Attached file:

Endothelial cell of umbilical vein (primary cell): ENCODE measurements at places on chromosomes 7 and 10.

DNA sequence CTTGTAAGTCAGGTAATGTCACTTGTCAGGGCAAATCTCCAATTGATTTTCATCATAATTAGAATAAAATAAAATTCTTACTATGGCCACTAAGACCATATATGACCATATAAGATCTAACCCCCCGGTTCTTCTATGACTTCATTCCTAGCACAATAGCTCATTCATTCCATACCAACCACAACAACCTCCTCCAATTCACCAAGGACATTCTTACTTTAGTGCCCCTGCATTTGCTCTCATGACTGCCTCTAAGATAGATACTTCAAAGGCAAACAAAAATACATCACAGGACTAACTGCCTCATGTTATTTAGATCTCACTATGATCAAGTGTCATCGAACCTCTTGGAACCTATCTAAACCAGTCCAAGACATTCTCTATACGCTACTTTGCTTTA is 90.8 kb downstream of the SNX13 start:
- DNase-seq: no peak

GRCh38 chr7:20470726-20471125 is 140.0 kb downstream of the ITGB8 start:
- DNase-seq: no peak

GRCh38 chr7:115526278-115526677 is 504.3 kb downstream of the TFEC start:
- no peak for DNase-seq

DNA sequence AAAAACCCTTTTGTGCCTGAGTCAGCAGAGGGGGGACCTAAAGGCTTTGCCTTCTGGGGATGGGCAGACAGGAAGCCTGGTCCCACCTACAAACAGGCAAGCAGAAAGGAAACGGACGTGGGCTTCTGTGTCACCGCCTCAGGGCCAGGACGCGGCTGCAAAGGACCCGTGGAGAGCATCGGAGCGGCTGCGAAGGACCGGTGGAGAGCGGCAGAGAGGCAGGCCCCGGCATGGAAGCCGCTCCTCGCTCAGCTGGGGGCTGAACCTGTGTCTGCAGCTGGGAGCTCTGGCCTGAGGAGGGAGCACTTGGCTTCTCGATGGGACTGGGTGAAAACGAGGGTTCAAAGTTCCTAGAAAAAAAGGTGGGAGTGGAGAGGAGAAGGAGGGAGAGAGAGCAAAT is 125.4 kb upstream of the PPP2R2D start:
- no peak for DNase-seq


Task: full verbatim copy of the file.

Endothelial cell of umbilical vein (primary cell): ENCODE measurements at places on chromosomes 7 and 10.

DNA sequence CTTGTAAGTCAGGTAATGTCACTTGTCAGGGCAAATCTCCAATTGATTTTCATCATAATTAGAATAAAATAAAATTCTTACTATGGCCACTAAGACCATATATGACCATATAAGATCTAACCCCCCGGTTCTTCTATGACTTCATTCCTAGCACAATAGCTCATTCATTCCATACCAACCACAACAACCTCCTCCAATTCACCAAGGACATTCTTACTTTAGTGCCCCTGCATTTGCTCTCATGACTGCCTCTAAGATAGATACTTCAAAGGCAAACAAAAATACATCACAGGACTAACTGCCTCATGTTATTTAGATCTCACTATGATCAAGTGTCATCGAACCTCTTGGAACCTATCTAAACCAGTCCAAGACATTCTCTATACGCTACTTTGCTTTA is 90.8 kb downstream of the SNX13 start:
- DNase-seq: no peak

GRCh38 chr7:20470726-20471125 is 140.0 kb downstream of the ITGB8 start:
- DNase-seq: no peak

GRCh38 chr7:115526278-115526677 is 504.3 kb downstream of the TFEC start:
- no peak for DNase-seq

DNA sequence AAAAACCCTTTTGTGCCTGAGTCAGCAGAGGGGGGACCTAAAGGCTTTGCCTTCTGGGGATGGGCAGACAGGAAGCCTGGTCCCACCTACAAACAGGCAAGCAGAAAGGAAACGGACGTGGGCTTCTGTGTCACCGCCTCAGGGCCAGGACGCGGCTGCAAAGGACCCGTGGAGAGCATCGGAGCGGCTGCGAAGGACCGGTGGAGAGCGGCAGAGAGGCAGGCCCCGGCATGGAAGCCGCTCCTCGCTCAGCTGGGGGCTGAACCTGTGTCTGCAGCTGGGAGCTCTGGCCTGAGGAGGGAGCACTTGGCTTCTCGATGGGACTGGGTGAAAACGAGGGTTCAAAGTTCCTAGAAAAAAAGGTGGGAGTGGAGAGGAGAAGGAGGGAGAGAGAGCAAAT is 125.4 kb upstream of the PPP2R2D start:
- no peak for DNase-seq